Pandemic Walls



Superfluous soap use
no longer lathers me
like a lusting lover.
We have become
too used to each other
like practical partners.
Empty jail cell walls
void of character
and adventure that
used to once be
adorned with maps,
flavor and eccentricity
have become pale
and dull
from by bloodshot
scouring eyes.
Bloated, gloating books
with all the attention
and fame
they’ve gained
from the countless
times
I’ve inhaled them
like paparazzi
have forfeited
their hunger
and intensity.
The magic
of every single
thing
in this home
has waned,
its deadbeat heart
zapped of pizazz
from the wrong,
timely partner
that you see
too much of
when you are stuck
in a place
that you long
to get out of.





A Long Poem



I met an old friend Tony in Mexico City.
We were both in our early 20s and wanted to be writers.
He wanted to be our generation’s greatest writer, I just wanted to be a good one.
There was no literary movement happening in Mexico City at the time but we fantasized about birthing one like Hem and Fitz had in Paris.
Both of us left Mexico City with nothing written, or almost nothing.
I’d started a manuscript and finished it after I returned to New York that was published with Penguin.
Then I moved back to Mexico City to settle some unfinished business.
Tony hung out in LA with a dry thumb up his rump.
After my loose ends were tied up, I moved to LA to see what he was up to.
Fucking up a marriage with some bored rich floozy twice his age but not fucking up the page.
So I fucked it up for the both of us.
I had no friends in LA besides Tony and quickly grew to hate it anyway so there was nothing to do but write.
My second novel was published and Tony moved to New York.
He was having no success as a writer and he knew I was homesick so I think it was a jab at me. But I did make some friends in LA – a couple of gals in my apt. building.
One who genuinely cared about me and one who wanted to fuck me but only cared about herself. They were good company.
I wrote a third novel and it flew off the shelves faster than a roadrunner from a coyote.
Then came fame.
So did Tony back from New York.
“I couldn’t write,” he said. “Too many attractions.”
One night the four of us went to a glamorous party in the Hollywood Hills.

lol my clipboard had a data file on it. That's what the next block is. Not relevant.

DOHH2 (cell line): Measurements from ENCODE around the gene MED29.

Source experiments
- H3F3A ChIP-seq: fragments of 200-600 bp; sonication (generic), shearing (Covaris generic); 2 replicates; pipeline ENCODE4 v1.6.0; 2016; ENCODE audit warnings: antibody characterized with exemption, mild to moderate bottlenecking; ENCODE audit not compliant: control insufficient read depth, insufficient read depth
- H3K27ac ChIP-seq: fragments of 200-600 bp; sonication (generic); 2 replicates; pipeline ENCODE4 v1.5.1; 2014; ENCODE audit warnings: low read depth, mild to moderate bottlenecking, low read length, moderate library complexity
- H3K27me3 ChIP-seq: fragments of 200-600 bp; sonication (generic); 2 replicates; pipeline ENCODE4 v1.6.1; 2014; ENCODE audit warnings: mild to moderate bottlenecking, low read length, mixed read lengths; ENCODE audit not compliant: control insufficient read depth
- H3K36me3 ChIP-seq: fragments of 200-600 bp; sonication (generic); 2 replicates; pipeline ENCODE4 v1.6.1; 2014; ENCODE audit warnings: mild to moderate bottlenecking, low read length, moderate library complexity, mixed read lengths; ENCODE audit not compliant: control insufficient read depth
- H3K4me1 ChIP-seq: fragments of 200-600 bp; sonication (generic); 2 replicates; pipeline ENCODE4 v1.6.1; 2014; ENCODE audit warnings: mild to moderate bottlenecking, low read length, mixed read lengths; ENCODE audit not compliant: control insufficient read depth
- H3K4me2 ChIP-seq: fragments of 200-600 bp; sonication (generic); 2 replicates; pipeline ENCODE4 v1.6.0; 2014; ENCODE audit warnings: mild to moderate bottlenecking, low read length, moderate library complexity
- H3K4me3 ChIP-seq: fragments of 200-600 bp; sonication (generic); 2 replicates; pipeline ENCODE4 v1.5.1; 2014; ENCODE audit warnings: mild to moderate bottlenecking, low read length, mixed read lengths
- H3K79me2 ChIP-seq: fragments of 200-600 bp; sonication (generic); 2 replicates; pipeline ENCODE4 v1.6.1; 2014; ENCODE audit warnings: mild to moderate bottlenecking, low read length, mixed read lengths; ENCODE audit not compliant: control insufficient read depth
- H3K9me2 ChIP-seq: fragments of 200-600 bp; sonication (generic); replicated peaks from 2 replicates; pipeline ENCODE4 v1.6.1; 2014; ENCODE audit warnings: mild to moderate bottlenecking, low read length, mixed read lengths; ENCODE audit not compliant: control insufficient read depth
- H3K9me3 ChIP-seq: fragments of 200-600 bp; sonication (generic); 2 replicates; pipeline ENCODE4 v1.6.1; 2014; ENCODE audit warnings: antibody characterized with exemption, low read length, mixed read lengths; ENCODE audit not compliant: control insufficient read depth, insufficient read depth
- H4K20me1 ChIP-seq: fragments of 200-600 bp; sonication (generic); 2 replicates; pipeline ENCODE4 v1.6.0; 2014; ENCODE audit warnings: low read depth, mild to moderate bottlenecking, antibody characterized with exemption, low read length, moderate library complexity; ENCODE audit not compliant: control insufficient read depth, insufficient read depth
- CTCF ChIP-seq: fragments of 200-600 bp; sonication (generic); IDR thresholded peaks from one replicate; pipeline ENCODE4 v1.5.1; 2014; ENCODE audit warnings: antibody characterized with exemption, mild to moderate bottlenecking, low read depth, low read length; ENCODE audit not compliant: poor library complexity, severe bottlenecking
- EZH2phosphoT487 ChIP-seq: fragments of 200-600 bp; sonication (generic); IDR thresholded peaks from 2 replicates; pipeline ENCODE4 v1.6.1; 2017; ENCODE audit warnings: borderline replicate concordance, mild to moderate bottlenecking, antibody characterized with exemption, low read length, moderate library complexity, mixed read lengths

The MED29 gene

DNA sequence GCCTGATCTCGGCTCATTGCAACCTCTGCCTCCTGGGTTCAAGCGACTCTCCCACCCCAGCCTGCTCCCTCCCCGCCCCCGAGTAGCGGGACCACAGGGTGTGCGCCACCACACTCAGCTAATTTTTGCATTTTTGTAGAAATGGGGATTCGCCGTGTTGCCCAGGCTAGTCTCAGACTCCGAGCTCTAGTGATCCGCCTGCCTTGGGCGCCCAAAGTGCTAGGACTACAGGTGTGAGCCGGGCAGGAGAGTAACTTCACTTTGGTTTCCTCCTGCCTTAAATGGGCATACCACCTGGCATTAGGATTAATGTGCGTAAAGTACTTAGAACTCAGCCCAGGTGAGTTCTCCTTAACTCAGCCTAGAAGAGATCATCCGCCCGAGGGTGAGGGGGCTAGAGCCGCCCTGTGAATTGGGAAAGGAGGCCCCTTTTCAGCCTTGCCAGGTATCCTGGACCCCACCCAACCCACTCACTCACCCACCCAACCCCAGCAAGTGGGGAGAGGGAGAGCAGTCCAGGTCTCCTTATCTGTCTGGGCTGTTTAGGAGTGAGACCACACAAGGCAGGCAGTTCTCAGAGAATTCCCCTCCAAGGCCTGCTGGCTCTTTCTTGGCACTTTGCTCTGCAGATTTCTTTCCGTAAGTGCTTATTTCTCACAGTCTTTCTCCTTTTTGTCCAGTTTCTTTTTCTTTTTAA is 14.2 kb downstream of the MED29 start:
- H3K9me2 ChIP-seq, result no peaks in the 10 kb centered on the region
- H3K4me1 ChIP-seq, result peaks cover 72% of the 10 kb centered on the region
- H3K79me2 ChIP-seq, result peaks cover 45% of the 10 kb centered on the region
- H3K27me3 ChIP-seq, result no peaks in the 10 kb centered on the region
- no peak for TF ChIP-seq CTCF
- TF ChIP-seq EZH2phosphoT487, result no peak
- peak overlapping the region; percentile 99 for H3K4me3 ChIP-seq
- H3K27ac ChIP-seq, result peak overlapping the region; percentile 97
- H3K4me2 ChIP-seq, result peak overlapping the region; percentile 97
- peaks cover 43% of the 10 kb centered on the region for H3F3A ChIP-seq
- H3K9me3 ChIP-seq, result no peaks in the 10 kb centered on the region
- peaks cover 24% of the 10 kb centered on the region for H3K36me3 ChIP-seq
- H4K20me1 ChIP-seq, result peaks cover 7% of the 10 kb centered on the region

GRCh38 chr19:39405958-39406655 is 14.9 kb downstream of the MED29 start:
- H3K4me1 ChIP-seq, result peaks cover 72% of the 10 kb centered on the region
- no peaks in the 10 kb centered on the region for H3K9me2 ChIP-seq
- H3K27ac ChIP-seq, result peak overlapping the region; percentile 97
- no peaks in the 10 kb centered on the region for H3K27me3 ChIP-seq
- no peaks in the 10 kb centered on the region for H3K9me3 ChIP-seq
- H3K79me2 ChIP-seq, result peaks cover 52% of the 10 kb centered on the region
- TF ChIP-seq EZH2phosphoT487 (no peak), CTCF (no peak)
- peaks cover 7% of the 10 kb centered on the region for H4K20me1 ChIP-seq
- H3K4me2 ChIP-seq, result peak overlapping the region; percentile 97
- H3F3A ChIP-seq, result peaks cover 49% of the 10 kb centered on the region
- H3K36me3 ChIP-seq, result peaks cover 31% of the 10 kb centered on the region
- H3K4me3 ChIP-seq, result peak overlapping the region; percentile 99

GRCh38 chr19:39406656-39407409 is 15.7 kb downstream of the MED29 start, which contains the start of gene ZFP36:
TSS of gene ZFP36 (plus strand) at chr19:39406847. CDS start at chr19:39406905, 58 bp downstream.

It wasn’t really my scene but I got invited and Tony wanted to go.
Jack White was shredding on guitar when we walked in, which almost blew us backwards.
Louis CK dragged himself up to me to see if I was that writer.
I was surprised to learn that he was a dope fiend.
He even wore a robe at the party.
The galpal who wanted to fuck me gave me eyes after Louis moped away.
The Weeknd joined Jack White on stage for a wily rendition of “I Can’t Feel My Face” which I don’t think he could because he had coke rings around his nostrils.
None of us could, actually, because of the pulsating guitar licks.
We moved to a different room where Dolly Parton was sitting all alone in a wicker chair next to a bookshelf sipping chardonnay.
“Is one of my books in there?” I asked her.
Her breasts were stirring caricatures beckoning us.
But she didn’t move or say anything.
We left the room unsure if she was dead or alive.
Pete Davidson walked up to us in a pair of assless chaps serving drinks from a tray.
“Aren’t you that fucking writer dude?”
“I think so.”
“Let me know if you wanna’ do shrooms later.”
He gave us drinks and my genuine caring friend nuzzled up against me.
“How exciting!”
Tony and the other gal lingered behind marveling at paintings in the hallway.
We went outside and Caleb Followill was pouring tequila shots at a bar.
He wore a trucker hat that said ROOSTER.
“You guys want some?”
Hell yes we did.
We took them and then another round and watched Jack Black cannonball off a diving board into the pool.
Tony hooked me by the shoulder and leaned into my ear.
“You’re living my life man!”
“Mother fucker, I’m living my life!”
When we got home, Tony went to bed with the gal who wanted to fuck me.
I guess she got tired of making advances with no returns so she settled for a second rate me.
She said that Tony saw a copy of my first novel on her coffee table and remarked about how even I would agree that it’s not that good.
I cornered Tony one day and said, “Look man, your jealousy is beaming like a shiny pimple on your forehead – you gotta’ pop that shit.”
But he never let it go.
It always ate away at him that I had success as a writer while he had nothing to show for it.
It doesn’t matter though.
None of this happened anyway.
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